It has often been said that superheroes never grow old or die. A generation ago, that might have been true. Certainly the only genre more associated with sudden deaths and improbable resurrections is soap operas. As it stands today, between various heroes coming back from the dead or migrating from one reality to another, the only character guaranteed to never get truly resurrected in some form or fashion is Peter Parker’s Uncle Ben. (And don’t think someone at Marvel isn’t working on that!)
The irony is that ever since Frank Miller coped with the realization that he was older than Bruce Wayne by crafting a story around the idea of a 55-year old Batman, American comics have been awash with comics detailing the “final stories” of various heroes. Heck, Marvel built a whole timeline around the adventures of Old Man Logan, Old Man Hawkeye and now Old Man Quill. And let’s not forget Kingdom Come, which envisioned a much more optimistic ending for most of DC Comics’ heroes.
I mention all these comics to drive home two points – what Scott Snyder and Greg Capullo are attempting with their efforts to depict the final days of Bruce Wayne is nothing new and that makes the fact that Batman: Last Knight On Earth seems so fresh and original all the more miraculous.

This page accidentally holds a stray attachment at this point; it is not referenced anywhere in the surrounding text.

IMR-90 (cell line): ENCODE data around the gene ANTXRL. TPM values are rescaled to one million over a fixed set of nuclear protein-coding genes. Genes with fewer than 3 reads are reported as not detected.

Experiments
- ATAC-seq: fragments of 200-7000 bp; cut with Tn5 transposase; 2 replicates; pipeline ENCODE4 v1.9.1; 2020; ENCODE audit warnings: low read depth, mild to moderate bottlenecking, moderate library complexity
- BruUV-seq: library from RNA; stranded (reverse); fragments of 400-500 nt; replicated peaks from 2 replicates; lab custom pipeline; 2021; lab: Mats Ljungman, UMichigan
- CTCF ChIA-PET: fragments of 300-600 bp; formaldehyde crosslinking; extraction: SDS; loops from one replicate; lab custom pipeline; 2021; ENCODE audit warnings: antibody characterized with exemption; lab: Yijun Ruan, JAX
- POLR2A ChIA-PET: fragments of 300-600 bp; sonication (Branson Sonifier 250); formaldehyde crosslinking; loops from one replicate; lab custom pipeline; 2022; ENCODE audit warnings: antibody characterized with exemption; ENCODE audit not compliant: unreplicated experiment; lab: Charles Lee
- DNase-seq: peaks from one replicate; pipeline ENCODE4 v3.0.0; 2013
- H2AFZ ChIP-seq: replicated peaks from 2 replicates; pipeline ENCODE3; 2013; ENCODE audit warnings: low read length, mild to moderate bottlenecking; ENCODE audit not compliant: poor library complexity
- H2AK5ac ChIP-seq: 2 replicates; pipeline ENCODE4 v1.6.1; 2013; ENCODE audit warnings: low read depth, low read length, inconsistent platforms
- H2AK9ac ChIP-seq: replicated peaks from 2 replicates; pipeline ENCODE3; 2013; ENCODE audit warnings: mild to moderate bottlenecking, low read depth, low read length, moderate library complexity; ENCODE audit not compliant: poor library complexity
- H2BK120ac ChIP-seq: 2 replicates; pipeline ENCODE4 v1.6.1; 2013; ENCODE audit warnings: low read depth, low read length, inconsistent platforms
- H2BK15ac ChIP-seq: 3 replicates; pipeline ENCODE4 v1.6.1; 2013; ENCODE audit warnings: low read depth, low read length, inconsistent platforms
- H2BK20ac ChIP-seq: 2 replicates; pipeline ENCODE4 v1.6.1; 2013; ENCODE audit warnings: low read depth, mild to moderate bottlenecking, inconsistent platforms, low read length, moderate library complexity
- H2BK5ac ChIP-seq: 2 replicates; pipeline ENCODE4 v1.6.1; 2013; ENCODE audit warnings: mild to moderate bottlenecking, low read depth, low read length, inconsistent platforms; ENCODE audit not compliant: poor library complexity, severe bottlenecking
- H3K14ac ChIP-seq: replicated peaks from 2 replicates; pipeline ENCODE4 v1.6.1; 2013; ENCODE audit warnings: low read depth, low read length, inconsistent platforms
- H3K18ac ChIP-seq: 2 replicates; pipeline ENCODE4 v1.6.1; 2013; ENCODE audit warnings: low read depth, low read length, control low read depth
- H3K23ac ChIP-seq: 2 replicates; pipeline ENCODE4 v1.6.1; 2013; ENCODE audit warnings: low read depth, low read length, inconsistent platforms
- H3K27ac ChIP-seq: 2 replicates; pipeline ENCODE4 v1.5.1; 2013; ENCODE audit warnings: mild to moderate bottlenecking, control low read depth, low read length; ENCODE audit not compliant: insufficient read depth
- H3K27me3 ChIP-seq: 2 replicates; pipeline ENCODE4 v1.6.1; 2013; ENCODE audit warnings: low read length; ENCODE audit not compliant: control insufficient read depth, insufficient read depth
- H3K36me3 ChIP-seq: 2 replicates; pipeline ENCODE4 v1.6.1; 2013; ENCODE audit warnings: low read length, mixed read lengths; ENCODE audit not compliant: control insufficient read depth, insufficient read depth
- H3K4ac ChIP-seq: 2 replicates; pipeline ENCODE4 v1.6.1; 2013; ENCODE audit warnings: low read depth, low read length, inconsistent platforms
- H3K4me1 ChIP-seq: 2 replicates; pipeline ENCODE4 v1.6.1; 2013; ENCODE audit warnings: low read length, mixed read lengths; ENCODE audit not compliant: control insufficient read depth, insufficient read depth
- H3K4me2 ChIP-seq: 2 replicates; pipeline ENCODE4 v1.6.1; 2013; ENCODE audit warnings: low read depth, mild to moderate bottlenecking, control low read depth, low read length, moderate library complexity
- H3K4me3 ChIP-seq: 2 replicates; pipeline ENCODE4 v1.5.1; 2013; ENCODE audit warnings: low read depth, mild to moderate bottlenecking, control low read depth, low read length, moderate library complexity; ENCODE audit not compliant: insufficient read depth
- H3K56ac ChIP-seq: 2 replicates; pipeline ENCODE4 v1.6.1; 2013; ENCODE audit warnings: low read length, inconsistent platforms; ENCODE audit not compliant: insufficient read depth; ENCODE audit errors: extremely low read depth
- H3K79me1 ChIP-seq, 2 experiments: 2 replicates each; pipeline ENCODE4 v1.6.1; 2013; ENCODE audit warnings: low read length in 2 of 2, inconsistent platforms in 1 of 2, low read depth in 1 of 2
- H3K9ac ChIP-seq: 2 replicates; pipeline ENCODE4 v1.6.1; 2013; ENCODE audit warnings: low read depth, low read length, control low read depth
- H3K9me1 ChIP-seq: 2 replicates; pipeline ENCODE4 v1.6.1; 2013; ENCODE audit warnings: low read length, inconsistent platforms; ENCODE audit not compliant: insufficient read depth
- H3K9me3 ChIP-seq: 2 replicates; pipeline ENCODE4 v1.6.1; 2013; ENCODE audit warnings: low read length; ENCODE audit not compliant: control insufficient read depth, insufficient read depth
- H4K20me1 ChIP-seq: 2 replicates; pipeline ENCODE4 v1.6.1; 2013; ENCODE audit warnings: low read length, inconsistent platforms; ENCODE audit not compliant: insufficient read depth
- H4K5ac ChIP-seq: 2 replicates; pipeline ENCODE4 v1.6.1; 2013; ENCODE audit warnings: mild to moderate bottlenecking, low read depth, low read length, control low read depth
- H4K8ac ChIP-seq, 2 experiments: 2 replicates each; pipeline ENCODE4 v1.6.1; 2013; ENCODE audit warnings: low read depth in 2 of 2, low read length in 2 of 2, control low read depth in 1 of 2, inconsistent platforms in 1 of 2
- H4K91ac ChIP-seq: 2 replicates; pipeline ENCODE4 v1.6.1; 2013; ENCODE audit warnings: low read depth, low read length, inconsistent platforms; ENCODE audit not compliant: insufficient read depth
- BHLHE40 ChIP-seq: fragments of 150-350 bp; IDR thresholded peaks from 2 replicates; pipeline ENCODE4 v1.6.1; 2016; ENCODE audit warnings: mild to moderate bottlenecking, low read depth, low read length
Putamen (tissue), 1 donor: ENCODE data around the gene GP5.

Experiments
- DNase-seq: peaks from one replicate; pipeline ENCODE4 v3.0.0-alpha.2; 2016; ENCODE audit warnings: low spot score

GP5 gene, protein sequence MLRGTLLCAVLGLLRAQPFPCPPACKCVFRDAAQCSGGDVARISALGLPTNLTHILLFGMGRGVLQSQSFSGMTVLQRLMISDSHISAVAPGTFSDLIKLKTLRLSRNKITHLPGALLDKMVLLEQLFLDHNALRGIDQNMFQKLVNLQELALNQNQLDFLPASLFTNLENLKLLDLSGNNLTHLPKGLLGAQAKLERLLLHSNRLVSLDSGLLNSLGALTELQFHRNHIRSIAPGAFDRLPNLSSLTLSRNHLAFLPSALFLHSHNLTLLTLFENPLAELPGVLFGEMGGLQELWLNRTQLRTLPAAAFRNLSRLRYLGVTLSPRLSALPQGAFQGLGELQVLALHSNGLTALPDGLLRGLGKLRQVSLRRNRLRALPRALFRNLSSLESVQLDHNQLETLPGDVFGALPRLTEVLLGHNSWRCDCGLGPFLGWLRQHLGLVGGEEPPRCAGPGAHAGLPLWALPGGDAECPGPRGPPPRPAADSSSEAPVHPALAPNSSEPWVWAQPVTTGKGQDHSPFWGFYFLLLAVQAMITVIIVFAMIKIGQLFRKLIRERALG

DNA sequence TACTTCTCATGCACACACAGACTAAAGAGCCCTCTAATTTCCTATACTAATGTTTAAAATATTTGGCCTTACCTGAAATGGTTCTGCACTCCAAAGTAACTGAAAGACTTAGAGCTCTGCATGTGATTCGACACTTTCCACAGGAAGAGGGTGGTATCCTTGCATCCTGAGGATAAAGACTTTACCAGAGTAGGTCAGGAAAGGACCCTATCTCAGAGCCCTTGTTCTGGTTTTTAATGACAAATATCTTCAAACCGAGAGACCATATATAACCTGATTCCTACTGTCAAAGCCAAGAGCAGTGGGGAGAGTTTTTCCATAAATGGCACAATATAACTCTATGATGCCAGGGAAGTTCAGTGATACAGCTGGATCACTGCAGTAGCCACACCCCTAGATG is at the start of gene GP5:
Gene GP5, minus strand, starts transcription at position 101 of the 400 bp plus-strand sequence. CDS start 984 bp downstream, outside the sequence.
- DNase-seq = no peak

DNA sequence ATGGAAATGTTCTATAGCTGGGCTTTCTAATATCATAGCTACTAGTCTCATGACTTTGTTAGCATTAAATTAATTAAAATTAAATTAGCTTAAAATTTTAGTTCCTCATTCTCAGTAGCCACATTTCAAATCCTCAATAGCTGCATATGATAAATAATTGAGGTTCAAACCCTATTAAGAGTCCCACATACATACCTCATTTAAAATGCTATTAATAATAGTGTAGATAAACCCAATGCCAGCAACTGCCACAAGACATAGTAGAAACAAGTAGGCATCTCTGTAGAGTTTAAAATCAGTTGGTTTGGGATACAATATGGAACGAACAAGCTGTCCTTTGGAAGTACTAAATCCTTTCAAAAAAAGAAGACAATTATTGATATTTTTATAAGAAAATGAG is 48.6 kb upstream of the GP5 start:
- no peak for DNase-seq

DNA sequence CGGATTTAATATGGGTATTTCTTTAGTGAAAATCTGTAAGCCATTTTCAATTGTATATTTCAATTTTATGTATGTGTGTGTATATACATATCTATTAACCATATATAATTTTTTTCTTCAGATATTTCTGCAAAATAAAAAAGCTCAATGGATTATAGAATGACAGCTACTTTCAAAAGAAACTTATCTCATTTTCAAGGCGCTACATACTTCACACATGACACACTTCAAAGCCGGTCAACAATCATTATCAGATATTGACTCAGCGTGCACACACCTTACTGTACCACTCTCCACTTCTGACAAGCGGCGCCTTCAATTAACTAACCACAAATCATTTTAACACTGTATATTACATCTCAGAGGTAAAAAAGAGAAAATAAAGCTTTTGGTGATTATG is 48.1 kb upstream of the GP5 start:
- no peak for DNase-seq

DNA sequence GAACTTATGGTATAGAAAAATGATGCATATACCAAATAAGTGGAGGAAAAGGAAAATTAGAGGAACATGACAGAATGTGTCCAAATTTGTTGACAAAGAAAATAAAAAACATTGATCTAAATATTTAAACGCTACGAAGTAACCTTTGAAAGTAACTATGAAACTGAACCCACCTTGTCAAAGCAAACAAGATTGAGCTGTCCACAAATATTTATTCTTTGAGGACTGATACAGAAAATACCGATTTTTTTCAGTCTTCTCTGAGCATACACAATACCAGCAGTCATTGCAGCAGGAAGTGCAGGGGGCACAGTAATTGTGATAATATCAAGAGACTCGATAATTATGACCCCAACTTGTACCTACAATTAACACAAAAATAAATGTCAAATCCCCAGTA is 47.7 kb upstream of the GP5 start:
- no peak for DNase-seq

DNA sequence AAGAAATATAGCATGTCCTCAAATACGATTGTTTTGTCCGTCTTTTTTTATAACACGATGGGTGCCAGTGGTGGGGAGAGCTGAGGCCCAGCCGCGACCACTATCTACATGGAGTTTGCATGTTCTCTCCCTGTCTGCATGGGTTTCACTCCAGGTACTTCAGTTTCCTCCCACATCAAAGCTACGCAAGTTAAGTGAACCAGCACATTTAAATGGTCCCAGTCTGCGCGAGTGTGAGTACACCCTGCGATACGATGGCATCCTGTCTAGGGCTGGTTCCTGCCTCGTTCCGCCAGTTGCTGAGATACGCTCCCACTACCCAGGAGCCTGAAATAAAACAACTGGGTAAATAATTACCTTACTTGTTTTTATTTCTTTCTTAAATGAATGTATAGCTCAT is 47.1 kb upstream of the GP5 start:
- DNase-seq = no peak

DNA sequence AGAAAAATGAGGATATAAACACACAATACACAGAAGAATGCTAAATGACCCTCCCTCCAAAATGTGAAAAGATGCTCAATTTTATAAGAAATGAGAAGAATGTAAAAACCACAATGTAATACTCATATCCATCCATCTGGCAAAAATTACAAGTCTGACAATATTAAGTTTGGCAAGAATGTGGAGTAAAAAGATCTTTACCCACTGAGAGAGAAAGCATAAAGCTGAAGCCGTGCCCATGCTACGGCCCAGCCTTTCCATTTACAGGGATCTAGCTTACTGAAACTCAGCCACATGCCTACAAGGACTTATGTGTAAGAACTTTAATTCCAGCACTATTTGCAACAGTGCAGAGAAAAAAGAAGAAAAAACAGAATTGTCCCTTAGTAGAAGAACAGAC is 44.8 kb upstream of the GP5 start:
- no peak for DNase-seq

Oh, you can see plenty of tributes to various dystopias and other “final” stories here and there. A group of Amazons who evoke memories of Mad Max: Fury Road. A group of children that call to mind the final scenes of The Dark Knight Returns. There’s even a nod to Neil Gaiman’s Whatever Happened To The Caped Crusader? and one potential end to The Dark Knight’s exploits there.
Ultimately, Batman: Last Knight On Earth is a mystery. Yes, it is a mystery being investigated by an old Batman who wakes up in a young Batman’s body in an unfamiliar world on the verge of death, where he is told Batman never existed except as a product of an catatonic Bruce Wayne’s fever dreams. And yes, he is accompanied by the severed head of Joker (which has done nothing to make him shut up) in what may be the weirdest road trip since Fear and Loathing in Las Vegas. But at its core, Batman: Last Knight On Earth is still a detective story.
I don’t think I need to spend much time describing Scott Snyder’s skill as a writer or the craft of Greg Capullo’s pencils. I should, however, make a passing mention of inker Jonathan Glapion and colorist FCO Plascencia, who provide the perfect finishes to Capullo’s work. If you’ve read any Batman comics in the past decade, you should know who they are and be well familiar with the quality of their work. And if you haven’t been fortunate enough to read their previous Batman work.. well, good news! You can read Batman: Last Knight On Earth without worrying about missing anything or any burdensome continuity.
Batman: Last Knight On Earth #1 releases on May 29, 2019!
Written by The Critic The Internet Deserves, but not the one it needs right now…. Matt Morrison. He’s a smart-ass guardian. A sarcastic protector. A Snark Knight.